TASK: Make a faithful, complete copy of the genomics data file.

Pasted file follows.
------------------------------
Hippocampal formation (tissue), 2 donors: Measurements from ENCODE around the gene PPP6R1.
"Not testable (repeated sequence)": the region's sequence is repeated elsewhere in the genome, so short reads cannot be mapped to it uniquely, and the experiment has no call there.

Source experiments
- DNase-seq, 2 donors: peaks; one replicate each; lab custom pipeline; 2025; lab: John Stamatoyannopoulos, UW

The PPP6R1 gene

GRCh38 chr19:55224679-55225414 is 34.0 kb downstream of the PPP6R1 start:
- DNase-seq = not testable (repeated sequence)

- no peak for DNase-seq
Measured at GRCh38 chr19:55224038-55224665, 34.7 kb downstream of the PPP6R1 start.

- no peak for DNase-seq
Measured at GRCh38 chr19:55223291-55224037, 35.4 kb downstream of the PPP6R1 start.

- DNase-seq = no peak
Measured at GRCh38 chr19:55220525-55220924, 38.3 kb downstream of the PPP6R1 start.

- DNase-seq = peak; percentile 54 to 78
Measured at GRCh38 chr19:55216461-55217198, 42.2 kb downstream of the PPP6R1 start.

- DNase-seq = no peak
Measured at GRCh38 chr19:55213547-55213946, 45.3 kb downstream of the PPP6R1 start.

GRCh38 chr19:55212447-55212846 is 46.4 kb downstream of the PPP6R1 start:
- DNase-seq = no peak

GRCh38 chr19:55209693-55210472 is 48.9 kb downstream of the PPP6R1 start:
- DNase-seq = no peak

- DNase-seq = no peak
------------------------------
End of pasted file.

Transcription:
Hippocampal formation (tissue), 2 donors: Measurements from ENCODE around the gene PPP6R1.
"Not testable (repeated sequence)": the region's sequence is repeated elsewhere in the genome, so short reads cannot be mapped to it uniquely, and the experiment has no call there.

Source experiments
- DNase-seq, 2 donors: peaks; one replicate each; lab custom pipeline; 2025; lab: John Stamatoyannopoulos, UW

The PPP6R1 gene

GRCh38 chr19:55224679-55225414 is 34.0 kb downstream of the PPP6R1 start:
- DNase-seq = not testable (repeated sequence)

- no peak for DNase-seq
Measured at GRCh38 chr19:55224038-55224665, 34.7 kb downstream of the PPP6R1 start.

- no peak for DNase-seq
Measured at GRCh38 chr19:55223291-55224037, 35.4 kb downstream of the PPP6R1 start.

- DNase-seq = no peak
Measured at GRCh38 chr19:55220525-55220924, 38.3 kb downstream of the PPP6R1 start.

- DNase-seq = peak; percentile 54 to 78
Measured at GRCh38 chr19:55216461-55217198, 42.2 kb downstream of the PPP6R1 start.

- DNase-seq = no peak
Measured at GRCh38 chr19:55213547-55213946, 45.3 kb downstream of the PPP6R1 start.

GRCh38 chr19:55212447-55212846 is 46.4 kb downstream of the PPP6R1 start:
- DNase-seq = no peak

GRCh38 chr19:55209693-55210472 is 48.9 kb downstream of the PPP6R1 start:
- DNase-seq = no peak

- DNase-seq = no peak